Pat Downs, Privacy, and Philosophical Rants

I’ve flown every week this month and twice I’ve been “randomly selected” for a security pat-down. I wondered, as I gathered my stuff and the walked away the first time, “Why does this intrusion seem ok, almost a routine, normal part of travel?” 


Then, again today, security in San Antonio randomly (with flashing red lights and a very loud buzzer) selected me, and two other women for the pat down. I stood, legs apart, arms held high, as a TSA stranger started at my waist and patted down each leg. I was cleared, then released. The young woman behind me was set free moments later, she found me and asked, “Has that happened to you before in AMERICA?”

She must not fly much.

We were in San Antonio this week for Cityscape-a Cru gathering-at a hotel situated along the beautiful San Antonio Riverwalk. As I walked the hotel halls I was consciously aware of the camera’s digital eye peering down, recording my comings and goings all week long. Maybe I watch too much Castle and British spy shows, but clearly, we are no longer free to anonymously go about our lives. 

On a similar note, I’ve become weary of Facebook and Instagram…I feel like both a slave and a spy as I mechanically meander down my homepage gawking at photos and videos of people I barely know. Then, inwardly compelled, somehow, to eport my routine as if it’s normal to let several thousand people in on my whereabouts several times a day.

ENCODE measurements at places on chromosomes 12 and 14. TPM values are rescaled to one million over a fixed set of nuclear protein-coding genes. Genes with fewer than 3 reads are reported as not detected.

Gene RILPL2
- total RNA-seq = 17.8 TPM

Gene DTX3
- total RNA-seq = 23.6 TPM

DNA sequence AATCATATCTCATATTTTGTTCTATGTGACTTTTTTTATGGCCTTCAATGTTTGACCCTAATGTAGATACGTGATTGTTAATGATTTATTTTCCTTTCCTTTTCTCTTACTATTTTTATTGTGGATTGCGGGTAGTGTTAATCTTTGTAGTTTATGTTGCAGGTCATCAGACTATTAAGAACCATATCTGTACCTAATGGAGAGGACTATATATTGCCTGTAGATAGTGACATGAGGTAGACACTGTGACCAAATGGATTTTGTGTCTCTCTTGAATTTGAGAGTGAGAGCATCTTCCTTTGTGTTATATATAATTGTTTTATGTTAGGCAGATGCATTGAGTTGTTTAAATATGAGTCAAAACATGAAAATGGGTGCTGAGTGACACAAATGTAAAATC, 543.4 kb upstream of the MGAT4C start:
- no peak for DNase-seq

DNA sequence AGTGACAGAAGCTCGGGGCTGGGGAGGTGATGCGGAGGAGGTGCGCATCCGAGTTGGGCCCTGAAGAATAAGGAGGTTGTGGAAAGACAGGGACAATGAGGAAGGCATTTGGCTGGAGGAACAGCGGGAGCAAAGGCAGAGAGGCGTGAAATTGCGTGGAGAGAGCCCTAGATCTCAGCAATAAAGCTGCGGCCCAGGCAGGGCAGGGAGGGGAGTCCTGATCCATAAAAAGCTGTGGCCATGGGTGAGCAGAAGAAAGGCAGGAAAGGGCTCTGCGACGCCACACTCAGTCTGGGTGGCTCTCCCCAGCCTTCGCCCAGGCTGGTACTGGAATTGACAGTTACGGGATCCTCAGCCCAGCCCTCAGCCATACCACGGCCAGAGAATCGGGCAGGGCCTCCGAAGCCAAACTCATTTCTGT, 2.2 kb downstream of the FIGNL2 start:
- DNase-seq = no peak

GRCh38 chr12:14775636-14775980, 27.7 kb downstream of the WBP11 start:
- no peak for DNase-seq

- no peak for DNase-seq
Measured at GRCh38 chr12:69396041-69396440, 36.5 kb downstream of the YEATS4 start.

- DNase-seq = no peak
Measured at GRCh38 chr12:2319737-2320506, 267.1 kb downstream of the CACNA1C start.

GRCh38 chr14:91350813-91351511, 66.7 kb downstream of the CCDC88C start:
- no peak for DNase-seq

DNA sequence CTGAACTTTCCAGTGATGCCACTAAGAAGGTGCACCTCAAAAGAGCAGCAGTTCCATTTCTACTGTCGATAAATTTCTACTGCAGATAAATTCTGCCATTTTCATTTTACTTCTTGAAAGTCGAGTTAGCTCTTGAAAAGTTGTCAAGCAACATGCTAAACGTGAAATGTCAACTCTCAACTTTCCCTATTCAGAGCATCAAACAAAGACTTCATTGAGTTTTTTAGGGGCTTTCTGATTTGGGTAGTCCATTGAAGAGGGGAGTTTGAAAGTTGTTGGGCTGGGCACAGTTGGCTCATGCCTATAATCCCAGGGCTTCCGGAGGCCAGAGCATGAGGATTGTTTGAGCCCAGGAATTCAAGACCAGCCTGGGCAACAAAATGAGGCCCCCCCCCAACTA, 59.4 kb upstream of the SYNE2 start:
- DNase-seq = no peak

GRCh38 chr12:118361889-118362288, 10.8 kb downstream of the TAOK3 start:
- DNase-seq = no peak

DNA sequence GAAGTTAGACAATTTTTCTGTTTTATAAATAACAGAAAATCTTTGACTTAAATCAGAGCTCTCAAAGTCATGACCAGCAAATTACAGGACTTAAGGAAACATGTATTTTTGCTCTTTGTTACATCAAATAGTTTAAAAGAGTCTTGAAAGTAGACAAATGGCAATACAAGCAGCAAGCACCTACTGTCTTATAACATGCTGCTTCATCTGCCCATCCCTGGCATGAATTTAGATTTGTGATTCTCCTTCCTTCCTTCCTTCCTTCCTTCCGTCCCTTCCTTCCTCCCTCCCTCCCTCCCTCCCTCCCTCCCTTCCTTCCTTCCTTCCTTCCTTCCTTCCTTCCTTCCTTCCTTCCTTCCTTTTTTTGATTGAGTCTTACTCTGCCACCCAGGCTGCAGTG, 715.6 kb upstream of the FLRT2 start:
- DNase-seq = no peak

Perhaps it’s the growing philosopher inside that urges me  to s.t.o.p and t.h.i.n.k. for a minute…and to rant…we don’t have to give away everything.

How were we (I signed up years ago!) so easily enticed into routinely recording the status of our lives-the mundane and banal, the meritorious and momentous, the precious and once private? 

Have you ever wondered about this like I have?

Don’t get me wrong. Certainly, airport security and social media isn’t all bad. Sadly, I don’t think we can avoid an occasional pat down. But  I do believe that we most certainly have the choice to filter what we take in and what we put out there for all the world to see, to judge as right or wrong, to condone as true or false. The choices we make have sometimes beautiful, redemptive results. Other times, when we’re not thoughtful, the consequences are irreversible. 

I’m just sayin’….



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